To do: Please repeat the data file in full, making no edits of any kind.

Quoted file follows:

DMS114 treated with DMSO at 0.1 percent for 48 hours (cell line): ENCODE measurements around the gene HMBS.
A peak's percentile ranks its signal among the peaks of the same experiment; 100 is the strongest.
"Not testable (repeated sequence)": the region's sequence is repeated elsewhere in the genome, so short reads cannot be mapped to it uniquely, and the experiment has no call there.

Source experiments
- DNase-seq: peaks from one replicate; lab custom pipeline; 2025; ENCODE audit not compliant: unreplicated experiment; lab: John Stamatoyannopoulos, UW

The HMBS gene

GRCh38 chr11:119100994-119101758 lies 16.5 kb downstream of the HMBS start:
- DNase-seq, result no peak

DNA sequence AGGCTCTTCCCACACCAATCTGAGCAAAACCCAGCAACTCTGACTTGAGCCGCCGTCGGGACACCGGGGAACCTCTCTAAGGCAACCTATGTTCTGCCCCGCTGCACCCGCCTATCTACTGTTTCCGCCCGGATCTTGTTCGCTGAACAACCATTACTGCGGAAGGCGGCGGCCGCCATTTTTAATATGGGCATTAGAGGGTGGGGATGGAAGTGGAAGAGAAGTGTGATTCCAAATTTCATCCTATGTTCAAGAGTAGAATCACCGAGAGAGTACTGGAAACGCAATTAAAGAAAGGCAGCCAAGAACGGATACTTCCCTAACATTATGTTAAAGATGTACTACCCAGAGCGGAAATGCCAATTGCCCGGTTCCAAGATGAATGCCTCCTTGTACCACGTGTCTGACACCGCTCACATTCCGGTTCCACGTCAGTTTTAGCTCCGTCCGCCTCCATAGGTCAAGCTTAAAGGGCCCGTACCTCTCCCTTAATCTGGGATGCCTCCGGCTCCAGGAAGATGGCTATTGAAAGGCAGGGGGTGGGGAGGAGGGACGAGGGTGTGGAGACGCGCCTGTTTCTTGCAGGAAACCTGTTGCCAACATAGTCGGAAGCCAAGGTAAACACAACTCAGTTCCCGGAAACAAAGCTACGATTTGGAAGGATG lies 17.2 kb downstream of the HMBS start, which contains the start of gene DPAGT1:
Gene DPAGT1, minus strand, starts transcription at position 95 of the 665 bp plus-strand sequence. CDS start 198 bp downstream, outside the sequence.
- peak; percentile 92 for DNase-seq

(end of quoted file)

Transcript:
DMS114 treated with DMSO at 0.1 percent for 48 hours (cell line): ENCODE measurements around the gene HMBS.
A peak's percentile ranks its signal among the peaks of the same experiment; 100 is the strongest.
"Not testable (repeated sequence)": the region's sequence is repeated elsewhere in the genome, so short reads cannot be mapped to it uniquely, and the experiment has no call there.

Source experiments
- DNase-seq: peaks from one replicate; lab custom pipeline; 2025; ENCODE audit not compliant: unreplicated experiment; lab: John Stamatoyannopoulos, UW

The HMBS gene

GRCh38 chr11:119100994-119101758 lies 16.5 kb downstream of the HMBS start:
- DNase-seq, result no peak

DNA sequence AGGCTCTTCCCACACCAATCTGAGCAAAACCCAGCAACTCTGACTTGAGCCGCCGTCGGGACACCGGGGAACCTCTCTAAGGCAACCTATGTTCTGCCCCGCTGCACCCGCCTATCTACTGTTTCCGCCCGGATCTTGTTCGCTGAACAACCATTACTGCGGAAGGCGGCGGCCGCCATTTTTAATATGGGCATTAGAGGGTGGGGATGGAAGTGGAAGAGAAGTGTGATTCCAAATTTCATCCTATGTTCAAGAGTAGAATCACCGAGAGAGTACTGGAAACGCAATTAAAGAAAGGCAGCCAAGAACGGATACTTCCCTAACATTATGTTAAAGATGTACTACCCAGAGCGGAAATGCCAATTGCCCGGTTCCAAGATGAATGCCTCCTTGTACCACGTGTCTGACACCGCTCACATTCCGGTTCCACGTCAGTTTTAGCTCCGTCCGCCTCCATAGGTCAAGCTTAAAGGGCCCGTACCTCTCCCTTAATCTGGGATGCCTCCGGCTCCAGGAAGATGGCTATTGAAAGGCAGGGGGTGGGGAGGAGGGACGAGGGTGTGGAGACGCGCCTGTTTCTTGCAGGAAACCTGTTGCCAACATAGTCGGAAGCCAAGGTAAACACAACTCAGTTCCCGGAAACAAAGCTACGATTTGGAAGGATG lies 17.2 kb downstream of the HMBS start, which contains the start of gene DPAGT1:
Gene DPAGT1, minus strand, starts transcription at position 95 of the 665 bp plus-strand sequence. CDS start 198 bp downstream, outside the sequence.
- peak; percentile 92 for DNase-seq